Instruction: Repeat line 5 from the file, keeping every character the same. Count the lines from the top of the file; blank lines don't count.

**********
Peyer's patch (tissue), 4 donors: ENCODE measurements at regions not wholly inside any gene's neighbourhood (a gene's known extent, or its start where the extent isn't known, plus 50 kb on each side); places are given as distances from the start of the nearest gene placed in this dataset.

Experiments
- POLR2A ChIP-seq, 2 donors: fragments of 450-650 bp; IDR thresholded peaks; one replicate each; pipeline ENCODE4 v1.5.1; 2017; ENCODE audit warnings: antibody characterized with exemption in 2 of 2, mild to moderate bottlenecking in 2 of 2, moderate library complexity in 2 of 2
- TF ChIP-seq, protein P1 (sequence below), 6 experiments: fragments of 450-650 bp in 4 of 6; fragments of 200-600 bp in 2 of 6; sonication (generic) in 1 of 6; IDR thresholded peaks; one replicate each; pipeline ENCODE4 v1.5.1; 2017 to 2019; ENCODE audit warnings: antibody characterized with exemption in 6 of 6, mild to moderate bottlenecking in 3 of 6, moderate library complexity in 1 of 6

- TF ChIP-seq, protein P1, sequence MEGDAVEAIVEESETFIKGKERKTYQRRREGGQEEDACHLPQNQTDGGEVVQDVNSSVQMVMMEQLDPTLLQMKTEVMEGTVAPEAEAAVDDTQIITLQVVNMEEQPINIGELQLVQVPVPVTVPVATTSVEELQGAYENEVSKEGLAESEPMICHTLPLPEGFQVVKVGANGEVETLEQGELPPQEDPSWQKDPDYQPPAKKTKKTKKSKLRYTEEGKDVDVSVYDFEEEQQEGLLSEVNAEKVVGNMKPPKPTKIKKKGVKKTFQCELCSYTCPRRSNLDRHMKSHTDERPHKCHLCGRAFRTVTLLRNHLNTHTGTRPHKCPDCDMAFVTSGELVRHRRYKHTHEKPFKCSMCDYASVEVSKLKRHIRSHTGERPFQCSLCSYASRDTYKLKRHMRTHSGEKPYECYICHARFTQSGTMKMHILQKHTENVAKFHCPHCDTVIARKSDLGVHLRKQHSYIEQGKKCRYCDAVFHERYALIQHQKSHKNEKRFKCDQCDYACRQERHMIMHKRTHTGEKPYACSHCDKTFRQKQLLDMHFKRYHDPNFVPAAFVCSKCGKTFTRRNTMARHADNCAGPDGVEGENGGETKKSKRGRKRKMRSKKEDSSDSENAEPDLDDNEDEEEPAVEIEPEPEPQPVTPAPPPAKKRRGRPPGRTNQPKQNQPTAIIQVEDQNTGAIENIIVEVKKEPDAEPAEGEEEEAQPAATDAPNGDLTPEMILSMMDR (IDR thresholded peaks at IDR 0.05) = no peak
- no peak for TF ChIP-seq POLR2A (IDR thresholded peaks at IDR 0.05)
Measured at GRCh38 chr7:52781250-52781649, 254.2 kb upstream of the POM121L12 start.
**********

- TF ChIP-seq, protein P1, sequence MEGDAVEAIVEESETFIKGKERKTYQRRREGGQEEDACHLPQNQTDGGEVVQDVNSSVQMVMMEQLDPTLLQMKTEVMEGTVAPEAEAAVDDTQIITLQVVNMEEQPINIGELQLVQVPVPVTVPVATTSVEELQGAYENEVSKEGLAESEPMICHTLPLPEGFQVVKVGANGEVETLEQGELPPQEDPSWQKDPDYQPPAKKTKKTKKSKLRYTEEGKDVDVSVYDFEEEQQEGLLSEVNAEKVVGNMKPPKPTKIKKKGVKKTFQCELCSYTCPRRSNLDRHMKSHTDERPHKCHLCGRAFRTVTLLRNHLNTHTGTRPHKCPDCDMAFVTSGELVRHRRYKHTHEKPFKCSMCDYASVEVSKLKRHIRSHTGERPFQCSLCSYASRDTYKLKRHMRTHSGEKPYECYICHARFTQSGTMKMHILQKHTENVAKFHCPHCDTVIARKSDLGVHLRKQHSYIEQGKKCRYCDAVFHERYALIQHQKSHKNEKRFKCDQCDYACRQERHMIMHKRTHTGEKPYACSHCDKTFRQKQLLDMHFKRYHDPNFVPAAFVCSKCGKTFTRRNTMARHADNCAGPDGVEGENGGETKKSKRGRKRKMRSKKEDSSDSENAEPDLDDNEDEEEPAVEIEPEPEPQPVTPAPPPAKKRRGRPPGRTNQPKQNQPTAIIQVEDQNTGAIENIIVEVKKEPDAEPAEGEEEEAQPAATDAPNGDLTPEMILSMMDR (IDR thresholded peaks at IDR 0.05) = no peak